a substantially rigid support structure extending upwardly from said base adjacent portions of said non-rigid shoe portion for providing support for said non-rigid shoe portion and the skater's ankle to aid the skater in maintaining said in-line roller skate in a substantially vertical position, said support structure including an ankle support cuff pivotally coupled on lateral and medial sides thereof to said base, said ankle support cuff being fastened about the skater's leg for substantial lateral rigidity while also leaving a majority of the vamp of the non-rigid shoe portion exposed during use.
US09587374 1993-07-19 2000-06-01 In-line roller skate Expired - Lifetime US6254110B1 (en)

Priority Applications (6)

Application Number Priority Date Filing Date Title
US5437466B1 US5437466B1 (en) 1993-07-19 1993-07-19 In-line roller skate
US48446795 true 1995-06-07 1995-06-07
US08811134 US5848796A (en) 1993-07-19 1997-03-03 In-line roller skate
US09209321 US6152459A (en) 1993-07-19 1998-12-09 In-line roller skate
US09379461 US6139030A (en) 1993-07-19 1999-08-23 In-line roller skate
US09587374 US6254110B1 (en) 1993-07-19 2000-06-01 In-line roller skate

Applications Claiming Priority (6)

Application Number Priority Date Filing Date Title
US09587374 US6254110B1 (en) 1993-07-19 2000-06-01 In-line roller skate
US09877544 US6367818B2 (en) 1993-07-19 2001-06-08 In-line roller skate
US10068595 US6499748B2 (en) 1993-07-19 2002-02-06 In-line roller skate
US10261224 US6598888B2 (en) 1993-07-19 2002-09-30 In-line roller skate
US10426177 US6749203B2 (en) 1993-07-19 2003-04-28 In-line roller skate
US10842024 US20040207164A1 (en) 1993-07-19 2004-05-07 In-line roller skate

Related Parent Applications (1)

Application Number Title Priority Date Filing Date
US09379461 Continuation US6139030A (en) 1993-07-19 1999-08-23 In-line roller skate

Related Child Applications (1)

Application Number Title Priority Date Filing Date
US09877544 Continuation US6367818B2 (en) 1993-07-19 2001-06-08 In-line roller skate

Publications (1)

Publication Number Publication Date
US6254110B1 true US6254110B1 (en) 2001-07-03

Family

ID=22245969

Family Applications (11)

Application Number Title Priority Date Filing Date
US5437466B1 Expired - Lifetime US5437466B1 (en) 1993-07-19 1993-07-19 In-line roller skate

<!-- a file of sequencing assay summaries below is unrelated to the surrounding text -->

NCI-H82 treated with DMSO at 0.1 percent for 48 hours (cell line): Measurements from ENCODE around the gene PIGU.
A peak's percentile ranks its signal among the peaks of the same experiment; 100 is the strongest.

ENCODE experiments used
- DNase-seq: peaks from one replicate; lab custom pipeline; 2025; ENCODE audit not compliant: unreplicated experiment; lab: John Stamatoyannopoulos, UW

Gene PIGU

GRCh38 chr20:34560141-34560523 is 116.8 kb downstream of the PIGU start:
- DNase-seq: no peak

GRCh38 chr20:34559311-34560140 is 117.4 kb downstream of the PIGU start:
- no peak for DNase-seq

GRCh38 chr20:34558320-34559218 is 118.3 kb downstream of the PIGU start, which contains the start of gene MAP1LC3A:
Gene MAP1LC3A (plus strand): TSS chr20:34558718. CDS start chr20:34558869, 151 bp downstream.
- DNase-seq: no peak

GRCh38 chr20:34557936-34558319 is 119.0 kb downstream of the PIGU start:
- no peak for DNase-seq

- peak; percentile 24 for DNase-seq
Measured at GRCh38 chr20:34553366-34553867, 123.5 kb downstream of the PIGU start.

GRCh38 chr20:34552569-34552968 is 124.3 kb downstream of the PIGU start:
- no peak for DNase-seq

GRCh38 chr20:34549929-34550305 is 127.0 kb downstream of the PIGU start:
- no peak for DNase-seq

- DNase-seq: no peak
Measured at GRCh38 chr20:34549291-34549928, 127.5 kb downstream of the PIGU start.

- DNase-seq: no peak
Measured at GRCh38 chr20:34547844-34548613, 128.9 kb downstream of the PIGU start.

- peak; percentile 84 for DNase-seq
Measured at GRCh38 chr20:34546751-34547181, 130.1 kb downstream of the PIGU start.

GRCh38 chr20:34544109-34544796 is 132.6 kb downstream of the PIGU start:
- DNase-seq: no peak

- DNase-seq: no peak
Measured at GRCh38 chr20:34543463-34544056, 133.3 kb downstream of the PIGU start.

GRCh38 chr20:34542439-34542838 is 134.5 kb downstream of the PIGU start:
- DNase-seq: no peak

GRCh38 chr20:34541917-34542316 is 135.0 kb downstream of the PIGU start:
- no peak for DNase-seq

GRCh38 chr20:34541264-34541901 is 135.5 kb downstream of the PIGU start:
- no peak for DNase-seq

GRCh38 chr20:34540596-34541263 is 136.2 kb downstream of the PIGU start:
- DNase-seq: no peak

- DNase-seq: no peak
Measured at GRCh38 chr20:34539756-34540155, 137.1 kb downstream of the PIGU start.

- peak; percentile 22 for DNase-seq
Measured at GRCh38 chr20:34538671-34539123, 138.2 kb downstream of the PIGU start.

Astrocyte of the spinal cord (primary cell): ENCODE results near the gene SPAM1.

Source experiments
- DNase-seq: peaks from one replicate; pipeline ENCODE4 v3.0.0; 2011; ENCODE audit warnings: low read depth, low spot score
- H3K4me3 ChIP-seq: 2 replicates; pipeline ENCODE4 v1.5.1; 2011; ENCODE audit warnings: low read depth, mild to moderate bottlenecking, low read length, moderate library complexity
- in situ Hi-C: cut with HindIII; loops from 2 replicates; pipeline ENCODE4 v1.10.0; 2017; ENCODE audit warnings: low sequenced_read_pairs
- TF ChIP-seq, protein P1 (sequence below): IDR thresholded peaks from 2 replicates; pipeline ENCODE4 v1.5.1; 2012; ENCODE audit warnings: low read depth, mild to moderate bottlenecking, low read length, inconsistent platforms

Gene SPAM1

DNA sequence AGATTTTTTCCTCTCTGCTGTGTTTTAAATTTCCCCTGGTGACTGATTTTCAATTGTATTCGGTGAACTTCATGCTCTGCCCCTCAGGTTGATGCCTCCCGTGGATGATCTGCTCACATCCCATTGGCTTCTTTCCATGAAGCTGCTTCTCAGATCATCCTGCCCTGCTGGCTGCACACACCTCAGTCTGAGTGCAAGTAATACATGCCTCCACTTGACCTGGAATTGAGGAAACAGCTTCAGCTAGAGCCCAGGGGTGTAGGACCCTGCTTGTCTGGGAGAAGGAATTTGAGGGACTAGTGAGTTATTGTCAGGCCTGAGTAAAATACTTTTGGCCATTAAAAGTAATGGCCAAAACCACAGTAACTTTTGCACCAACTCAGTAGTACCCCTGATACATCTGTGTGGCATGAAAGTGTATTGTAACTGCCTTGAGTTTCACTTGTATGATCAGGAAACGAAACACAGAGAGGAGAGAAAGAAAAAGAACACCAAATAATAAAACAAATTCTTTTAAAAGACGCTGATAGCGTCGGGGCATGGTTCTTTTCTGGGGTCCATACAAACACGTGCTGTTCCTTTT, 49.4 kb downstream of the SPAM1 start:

US08120629 Expired - Lifetime US5452907A (en) 1993-07-19 1993-09-13 Skate with adjustable base and frame
US08811134 Expired - Lifetime US5848796A (en) 1993-07-19 1997-03-03 In-line roller skate
US09209321 Expired - Lifetime US6152459A (en) 1993-07-19 1998-12-09 In-line roller skate
US09379461 Expired - Lifetime US6139030A (en) 1993-07-19 1999-08-23 In-line roller skate
US09587374 Expired - Lifetime US6254110B1 (en) 1993-07-19 2000-06-01 In-line roller skate
US09877544 Expired - Fee Related US6367818B2 (en) 1993-07-19 2001-06-08 In-line roller skate
US10068595 Expired - Fee Related US6499748B2 (en) 1993-07-19 2002-02-06 In-line roller skate
US10261224 Expired - Fee Related US6598888B2 (en) 1993-07-19 2002-09-30 In-line roller skate
US10426177 Expired - Fee Related US6749203B2 (en) 1993-07-19 2003-04-28 In-line roller skate
US10842024 Abandoned US20040207164A1 (en) 1993-07-19 2004-05-07 In-line roller skate

Family Applications Before (5)

Application Number Title Priority Date Filing Date
US5437466B1 Expired - Lifetime US5437466B1 (en) 1993-07-19 1993-07-19 In-line roller skate
US08120629 Expired - Lifetime US5452907A (en) 1993-07-19 1993-09-13 Skate with adjustable base and frame
US08811134 Expired - Lifetime US5848796A (en) 1993-07-19 1997-03-03 In-line roller skate
US09209321 Expired - Lifetime US6152459A (en) 1993-07-19 1998-12-09 In-line roller skate
US09379461 Expired - Lifetime US6139030A (en) 1993-07-19 1999-08-23 In-line roller skate

Family Applications After (5)

Application Number Title Priority Date Filing Date
US09877544 Expired - Fee Related US6367818B2 (en) 1993-07-19 2001-06-08 In-line roller skate
US10068595 Expired - Fee Related US6499748B2 (en) 1993-07-19 2002-02-06 In-line roller skate
US10261224 Expired - Fee Related US6598888B2 (en) 1993-07-19 2002-09-30 In-line roller skate
US10426177 Expired - Fee Related US6749203B2 (en) 1993-07-19 2003-04-28 In-line roller skate
US10842024 Abandoned US20040207164A1 (en) 1993-07-19 2004-05-07 In-line roller skate

Country Status (2)

Country Link
US (11) US5437466B1 (en)
KR (1) KR0130815B1 (en)

Cited By (7)

* Cited by examiner, † Cited by third party
Publication number Priority date Publication date Assignee Title
US6367818B2 (en) * 1993-07-19 2002-04-09 K-2 Corporation In-line roller skate
US20050236784A1 (en) * 2002-07-18 2005-10-27 Claudio Zampieri Structure of a sports footwear for roller skates or ice skates
US20090243238A1 (en) * 2007-10-10 2009-10-01 Dasc, Llc Skate boot
US20110101665A1 (en) * 2009-10-30 2011-05-05 Dasc, Llc Hockey skate
US8684368B2 (en) 2009-10-30 2014-04-01 Easton Sports, Inc. Hockey skate
US8955233B2 (en) 2013-02-07 2015-02-17 Liliana A. Dean Skate dryer and method for using
US9510639B2 (en) 2013-03-11 2016-12-06 Bauer Hockey, Inc. Hockey skate

Families Citing this family (127)

* Cited by examiner, † Cited by third party